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Inherited an IRA?

Middle aged woman inherited IRA, decides what to do next

Do These 5 Things Now

Inheriting an individual retirement account (IRA) can be a significant financial opportunity, but it can also present several financial considerations and potential tax implications. If you’ve recently inherited an IRA, it’s important to understand your options and make informed decisions in line with your overall financial plan and future goals. Take the following steps as soon as possible after inheriting an IRA.

#1 – Consult with your wealth manager.

Inheriting an IRA can have significant financial and tax implications, which is why it’s important to seek professional guidance. Your wealth manager can help you understand how your inherited IRA may impact your financial plan and long-term objectives.

#2 – Consider your tax obligations.

Inheriting an IRA can have significant tax implications. You may be subject to income taxes on any distributions you receive, and the tax treatment of the account can vary depending on the type of IRA, the age of the original owner and your relationship with the owner. It’s important to work with a qualified tax advisor to understand your potential tax liabilities and develop a tax-efficient strategy for managing your inherited IRA.

#3 – Understand your distribution options.

As the beneficiary of an IRA, your distribution options typically depend on the type of IRA you inherited, your relationship with the account holder, whether the account holder had begun taking required minimum distributions (RMDs) from the account, and when the account holder died. Typically, a beneficiary’s distribution options include the following.

  • Lump-sum distribution –If you choose a lump-sum distribution of the entire account balance, you may face significant tax liabilities, as any assets withdrawn from a traditional IRA are subject to ordinary income tax rates during the year in which they are distributed.
  • Spousal rollover – If you inherited an IRA from your spouse, you likely have the option to roll over the assets into your own IRA. This move allows you to treat the inherited IRA as your own and defer distributions until you reach age 73 (as of 2023).
  • Stretch IRA – If you’re a non-spousal beneficiary and the original account holder passed away before December 31, 2019, you may have the option to “stretch” withdrawals from the account over your life expectancy. This move can allow you to take smaller RMDs over a longer period of time, which can help maximize the tax-deferred growth of assets within the account.
  • Five-year rule –If the original account holder passed away before beginning RMDs, or if there is no beneficiary named on the account, you may be subject to the five-year rule, which requires you withdraw the entire IRA balance by the end of the fifth year following the account holder’s death.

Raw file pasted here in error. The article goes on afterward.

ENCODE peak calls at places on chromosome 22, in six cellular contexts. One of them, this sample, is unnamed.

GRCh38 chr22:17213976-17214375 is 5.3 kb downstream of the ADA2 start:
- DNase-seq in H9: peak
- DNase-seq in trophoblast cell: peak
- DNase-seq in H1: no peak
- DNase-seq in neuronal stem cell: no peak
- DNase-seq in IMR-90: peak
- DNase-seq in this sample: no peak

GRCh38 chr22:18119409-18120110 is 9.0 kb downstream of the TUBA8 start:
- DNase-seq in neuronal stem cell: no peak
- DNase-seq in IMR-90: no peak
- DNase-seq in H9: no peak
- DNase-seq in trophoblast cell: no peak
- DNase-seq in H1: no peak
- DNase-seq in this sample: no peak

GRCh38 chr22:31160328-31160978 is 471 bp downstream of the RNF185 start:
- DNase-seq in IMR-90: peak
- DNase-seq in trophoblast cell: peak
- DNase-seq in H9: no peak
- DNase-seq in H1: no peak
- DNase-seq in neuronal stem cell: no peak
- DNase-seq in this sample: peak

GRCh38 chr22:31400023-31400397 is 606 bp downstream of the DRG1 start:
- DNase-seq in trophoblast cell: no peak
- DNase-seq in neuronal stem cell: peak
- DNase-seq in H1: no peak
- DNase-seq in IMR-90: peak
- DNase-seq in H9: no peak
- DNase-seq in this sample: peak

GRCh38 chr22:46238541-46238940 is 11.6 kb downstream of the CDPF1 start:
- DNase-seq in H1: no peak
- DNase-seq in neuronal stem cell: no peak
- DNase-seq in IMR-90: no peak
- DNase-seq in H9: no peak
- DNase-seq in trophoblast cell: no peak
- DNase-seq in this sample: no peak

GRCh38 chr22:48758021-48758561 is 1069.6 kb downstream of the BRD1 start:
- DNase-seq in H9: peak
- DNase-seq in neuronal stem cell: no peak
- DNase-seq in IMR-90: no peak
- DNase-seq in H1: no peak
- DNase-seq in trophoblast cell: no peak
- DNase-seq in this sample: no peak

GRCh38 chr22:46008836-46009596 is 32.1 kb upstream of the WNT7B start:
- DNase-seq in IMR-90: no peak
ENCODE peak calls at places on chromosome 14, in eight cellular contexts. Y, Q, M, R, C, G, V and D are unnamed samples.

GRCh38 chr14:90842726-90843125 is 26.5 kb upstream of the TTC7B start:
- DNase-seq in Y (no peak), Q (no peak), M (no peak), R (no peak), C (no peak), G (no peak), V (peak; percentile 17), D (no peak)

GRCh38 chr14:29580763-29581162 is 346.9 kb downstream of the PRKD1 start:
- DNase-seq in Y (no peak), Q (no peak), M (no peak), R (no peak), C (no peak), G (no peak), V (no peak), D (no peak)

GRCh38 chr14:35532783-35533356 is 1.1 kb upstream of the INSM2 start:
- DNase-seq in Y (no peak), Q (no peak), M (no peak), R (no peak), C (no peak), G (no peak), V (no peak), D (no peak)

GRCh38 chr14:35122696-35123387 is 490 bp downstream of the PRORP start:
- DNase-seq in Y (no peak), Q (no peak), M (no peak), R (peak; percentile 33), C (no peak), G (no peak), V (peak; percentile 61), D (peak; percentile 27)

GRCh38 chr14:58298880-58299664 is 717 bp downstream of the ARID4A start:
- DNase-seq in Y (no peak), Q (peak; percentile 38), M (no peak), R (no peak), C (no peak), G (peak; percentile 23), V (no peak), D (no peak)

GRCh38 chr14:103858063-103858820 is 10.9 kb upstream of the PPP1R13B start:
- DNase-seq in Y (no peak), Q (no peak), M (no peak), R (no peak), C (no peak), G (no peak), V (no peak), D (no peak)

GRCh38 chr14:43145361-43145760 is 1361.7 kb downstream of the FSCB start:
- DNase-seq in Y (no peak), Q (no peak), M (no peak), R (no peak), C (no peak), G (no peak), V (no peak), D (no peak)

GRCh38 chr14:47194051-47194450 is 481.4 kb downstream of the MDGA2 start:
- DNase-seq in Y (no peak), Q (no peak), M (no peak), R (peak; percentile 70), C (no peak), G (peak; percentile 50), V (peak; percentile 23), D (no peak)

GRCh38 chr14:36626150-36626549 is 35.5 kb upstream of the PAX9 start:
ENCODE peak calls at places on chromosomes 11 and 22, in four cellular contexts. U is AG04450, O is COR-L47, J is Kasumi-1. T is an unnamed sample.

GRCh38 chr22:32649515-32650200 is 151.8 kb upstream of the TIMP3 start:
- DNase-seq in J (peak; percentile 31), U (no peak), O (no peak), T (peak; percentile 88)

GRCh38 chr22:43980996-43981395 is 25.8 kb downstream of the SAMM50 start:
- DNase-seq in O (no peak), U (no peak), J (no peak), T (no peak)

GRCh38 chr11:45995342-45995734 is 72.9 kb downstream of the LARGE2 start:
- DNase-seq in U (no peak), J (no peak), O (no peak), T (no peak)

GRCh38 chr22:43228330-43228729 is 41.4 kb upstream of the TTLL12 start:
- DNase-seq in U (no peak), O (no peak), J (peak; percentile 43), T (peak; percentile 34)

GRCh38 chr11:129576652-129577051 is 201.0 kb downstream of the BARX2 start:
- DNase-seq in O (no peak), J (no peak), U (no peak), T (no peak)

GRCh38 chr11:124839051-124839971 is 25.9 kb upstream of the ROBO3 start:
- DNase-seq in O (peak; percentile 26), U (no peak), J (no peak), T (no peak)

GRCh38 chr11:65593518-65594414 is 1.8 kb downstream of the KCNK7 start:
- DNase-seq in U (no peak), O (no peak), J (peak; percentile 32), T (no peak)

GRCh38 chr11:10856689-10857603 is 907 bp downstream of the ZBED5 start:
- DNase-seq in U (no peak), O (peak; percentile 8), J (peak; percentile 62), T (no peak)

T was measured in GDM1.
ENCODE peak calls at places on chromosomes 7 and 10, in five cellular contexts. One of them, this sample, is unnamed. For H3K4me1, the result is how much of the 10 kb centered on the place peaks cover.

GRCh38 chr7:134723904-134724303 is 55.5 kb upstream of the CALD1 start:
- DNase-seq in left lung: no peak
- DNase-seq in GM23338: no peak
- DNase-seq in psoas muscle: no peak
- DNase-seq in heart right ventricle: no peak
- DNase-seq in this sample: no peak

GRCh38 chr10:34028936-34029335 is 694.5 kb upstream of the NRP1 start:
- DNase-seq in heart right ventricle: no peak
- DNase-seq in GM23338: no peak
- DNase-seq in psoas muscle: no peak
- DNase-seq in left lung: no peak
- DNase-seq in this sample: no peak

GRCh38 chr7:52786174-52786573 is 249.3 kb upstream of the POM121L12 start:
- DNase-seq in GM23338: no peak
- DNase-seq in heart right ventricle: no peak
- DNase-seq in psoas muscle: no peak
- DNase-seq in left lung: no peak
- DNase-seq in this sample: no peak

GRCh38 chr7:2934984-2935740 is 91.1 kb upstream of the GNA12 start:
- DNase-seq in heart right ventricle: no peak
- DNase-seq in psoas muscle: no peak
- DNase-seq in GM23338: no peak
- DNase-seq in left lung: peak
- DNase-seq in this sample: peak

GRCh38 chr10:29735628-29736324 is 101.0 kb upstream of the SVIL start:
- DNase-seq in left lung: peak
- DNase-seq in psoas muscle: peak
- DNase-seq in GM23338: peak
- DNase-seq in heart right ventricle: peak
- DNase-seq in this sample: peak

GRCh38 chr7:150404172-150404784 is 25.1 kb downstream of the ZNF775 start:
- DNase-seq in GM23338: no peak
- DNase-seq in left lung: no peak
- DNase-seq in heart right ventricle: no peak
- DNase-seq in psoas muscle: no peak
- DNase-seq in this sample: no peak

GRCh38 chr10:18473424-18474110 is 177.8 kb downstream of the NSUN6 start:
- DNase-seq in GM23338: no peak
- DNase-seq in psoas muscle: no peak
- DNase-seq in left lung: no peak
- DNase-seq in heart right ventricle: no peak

• Ten-year rule (SECURE Act) – If the IRA account owner died on or after January 1, 2020, the non-spouse beneficiary must withdraw the entire account within 10 years. Currently it’s unclear whether RMDs are required each year under proposed regulations. Your wealth manager will be able to help you determine if and when you need to take withdrawals from your inherited IRA.

#4 – Update beneficiary designations.

It’s important to update the beneficiary designations on your inherited IRA to reflect your own beneficiaries. This helps ensure any remaining IRA assets will be distributed to your designated beneficiaries upon your passing. Regularly review these beneficiary designations to help ensure they continue to align with your overall financial goals and legacy wishes.

#5 – Review and update your estate plan.

Inheriting an IRA may trigger a need to review your own estate plan. If you have your own IRA, you may become aware of changes you wish to make to help ensure your retirement assets are distributed according to your wishes. If you don’t already have an estate plan in place, inheriting an IRA may be a good reminder of the importance of establishing one, as the inheritance process often highlights the need to ensure your assets are distributed according to your wishes while minimizing your heirs’ tax liabilities.

Have you recently inherited an IRA? Could you use some help navigating your options and evaluating your potential tax liabilities? Creative Planning is here for you. Our teams have experience navigating a wide range of tax and financial challenges, always with the goal of helping clients achieve their long-term goals. For more information, schedule a call with a member of our team.

This commentary is provided for general information purposes only, should not be construed as investment, tax or legal advice, and does not constitute an attorney/client relationship. Past performance of any market results is no assurance of future performance. The information contained herein has been obtained from sources deemed reliable but is not guaranteed.


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